The Sun: The Seasons, The Solstices, and The Equinox

The Sun: The Seasons, The Solstices, and The Equinox

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You can read all the celebrity gossip magazines you want, but it’d be hard to mistake the Earth’s biggest star. That’s right- the Sun hangs out at the center of it all, warming our planet and guiding our arc through space in its orbit. The Sun is responsible for day and night, the phases of the moon, our cycle through the seasons and the way we measure the year. Along the way, as days shift from shorter to longer and back again, the Sun takes the Earth through four notable pinnacles –the two solstices and the two equinoxes.

Day and Night

While the phases of the moon are the likely inspiration for the length of a month, and weeks were designated 7 days most likely in honor of the visible planets, the way we mark days and measure years is guided by the sun in a 24-hour period, the approximate time it takes for the Earth to make one full rotation around its central axis. Along the way, we spend roughly half that time with our location on the planet facing the sun, and half turned away from its light.

The Moon

The Moon is often thought of as the opposite of the Sun, but the role it plays in our solar system is far different. The moon orbits the Earth as the Earth spins around the Sun. The moon’s orbit around the earth takes approximately 28 days, and there are almost exactly 13 moon cycles in a calendar year. The cycle of the moon has contributed to how humans have measured months and weeks through history.

The Seasons

The cycle of the seasons has been the basis for legend and mythology, but it is actually caused by the way our planet orbits the sun. The Earth’s axis isn’t perpendicular to its orbital path; instead, it is slightly tilted. Through half of its orbit around the sun the northern hemisphere of the planet is closest to the sun, and during the other half the southern hemisphere is closer. This is why the seasons on the northern hemisphere are opposite the seasons in the southern hemisphere.

Although seasonal shift is pretty mild in Arizona, most climates on Earth experience some variation on the cycle of a cold (winter) and warm (summer) season, each buffered from each other by the two transitional seasons of spring and autumn.

The Solstices

The year’s Solstices mark the extremes of our path around the Sun – the shortest and longest periods of daylight annually. Winter solstice is the shortest daylight of the year, from sunrise to sunset, and the summer solstice is the longest daylight.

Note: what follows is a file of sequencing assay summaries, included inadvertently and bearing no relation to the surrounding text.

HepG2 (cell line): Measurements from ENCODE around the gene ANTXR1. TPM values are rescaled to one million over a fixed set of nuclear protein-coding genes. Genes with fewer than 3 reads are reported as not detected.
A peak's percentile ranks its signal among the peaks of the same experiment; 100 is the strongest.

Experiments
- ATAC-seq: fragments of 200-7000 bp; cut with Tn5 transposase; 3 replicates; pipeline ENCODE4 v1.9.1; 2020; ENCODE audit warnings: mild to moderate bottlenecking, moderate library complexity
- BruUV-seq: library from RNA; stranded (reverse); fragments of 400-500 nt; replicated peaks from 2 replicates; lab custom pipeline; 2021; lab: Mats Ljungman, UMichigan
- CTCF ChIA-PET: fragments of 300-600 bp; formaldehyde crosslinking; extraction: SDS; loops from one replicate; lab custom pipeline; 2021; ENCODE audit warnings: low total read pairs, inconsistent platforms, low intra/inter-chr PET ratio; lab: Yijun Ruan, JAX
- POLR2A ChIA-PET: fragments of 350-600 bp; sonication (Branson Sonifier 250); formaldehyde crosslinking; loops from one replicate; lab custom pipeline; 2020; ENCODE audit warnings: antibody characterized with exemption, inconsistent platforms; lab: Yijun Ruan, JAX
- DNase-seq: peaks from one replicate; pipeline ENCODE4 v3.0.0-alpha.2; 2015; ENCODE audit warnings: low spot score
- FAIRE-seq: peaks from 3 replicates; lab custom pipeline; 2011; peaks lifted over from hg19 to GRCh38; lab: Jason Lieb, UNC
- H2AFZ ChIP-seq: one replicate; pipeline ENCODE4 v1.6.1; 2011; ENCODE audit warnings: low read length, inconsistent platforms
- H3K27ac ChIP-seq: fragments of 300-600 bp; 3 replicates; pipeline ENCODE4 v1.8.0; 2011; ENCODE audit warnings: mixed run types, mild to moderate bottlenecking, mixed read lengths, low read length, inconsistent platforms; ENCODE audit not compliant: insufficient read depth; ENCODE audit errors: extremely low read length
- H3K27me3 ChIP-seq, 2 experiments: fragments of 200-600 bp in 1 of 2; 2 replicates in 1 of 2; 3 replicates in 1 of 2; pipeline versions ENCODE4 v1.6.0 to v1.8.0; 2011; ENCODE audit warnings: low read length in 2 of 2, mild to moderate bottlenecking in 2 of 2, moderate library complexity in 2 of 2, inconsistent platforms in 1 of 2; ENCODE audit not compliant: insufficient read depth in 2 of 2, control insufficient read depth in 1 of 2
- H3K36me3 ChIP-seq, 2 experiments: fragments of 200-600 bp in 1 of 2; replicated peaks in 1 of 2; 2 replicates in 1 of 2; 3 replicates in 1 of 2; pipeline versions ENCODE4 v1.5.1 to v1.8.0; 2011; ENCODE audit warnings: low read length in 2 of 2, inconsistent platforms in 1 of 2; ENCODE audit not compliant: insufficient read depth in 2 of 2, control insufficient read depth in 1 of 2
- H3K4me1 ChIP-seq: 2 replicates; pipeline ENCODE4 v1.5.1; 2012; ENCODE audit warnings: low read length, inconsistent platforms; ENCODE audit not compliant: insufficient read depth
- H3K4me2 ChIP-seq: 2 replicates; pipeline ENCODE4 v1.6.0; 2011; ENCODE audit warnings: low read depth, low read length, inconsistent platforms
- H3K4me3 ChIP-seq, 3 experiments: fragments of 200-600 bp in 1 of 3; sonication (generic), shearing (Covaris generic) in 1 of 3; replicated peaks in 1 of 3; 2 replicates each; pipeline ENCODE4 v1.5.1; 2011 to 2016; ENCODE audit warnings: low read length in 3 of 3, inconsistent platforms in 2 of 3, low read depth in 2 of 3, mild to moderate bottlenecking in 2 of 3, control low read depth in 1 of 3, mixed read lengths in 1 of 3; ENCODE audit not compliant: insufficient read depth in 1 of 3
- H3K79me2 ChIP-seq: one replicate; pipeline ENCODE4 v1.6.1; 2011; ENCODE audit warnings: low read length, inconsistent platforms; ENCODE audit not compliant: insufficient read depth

The two solstices each year occur around June 21st and December 21st each year. In the northern hemisphere, summer solstice is in June and winter solstice is in December, while in the southern hemisphere it is flipped. Across cultures, people have celebrated these solar extremes with feasting, meditation and light. In the western zodiac, the calendar is built around the solstice and equinox points, beginning at the vernal (spring) equinox and moving through 12 signs.

The Equinoxes

Opposite of the Solstices’ extremes, the two Equinoxes of the year mark the balance of the two days where daytime and nighttime are equal in length. The spring equinox is also known as the vernal equinox and the fall equinox is also called the autumnal equinox. Through the Earth’s orbit around the sun, the equinoxes are the midpoint between the solstices.

For the northern hemisphere, where you can find CC Sunscreens, the equinox falls around March 20th and the autumnal zodiac is around September 22nd. Here in Arizona, we can count on sun year-round with our shortest days hovering around 10 hours and our longest stretching to over 14 hours.  The closer you move to the poles of the planet, the more extreme the shift in daylight. In Helsinki, their longest days stretch out to nearly 19 hours of sun but in winter contract to just 5 hours of sunlight. The closer you get to the Earth’s equator, the less fluctuation in daylight hours exist.

CC Sunscreens

For all that is special about our beautiful Sun, CC Sunscreens knows that sometimes you need to outsmart it. For long lasting, passive energy conservation, turn to CC Sunscreens. With our innovative materials and custom design and installation we can block excess heat and keep you comfortable all year round. Get ahead of the curve this year with a consultation with CC Sunscreens today!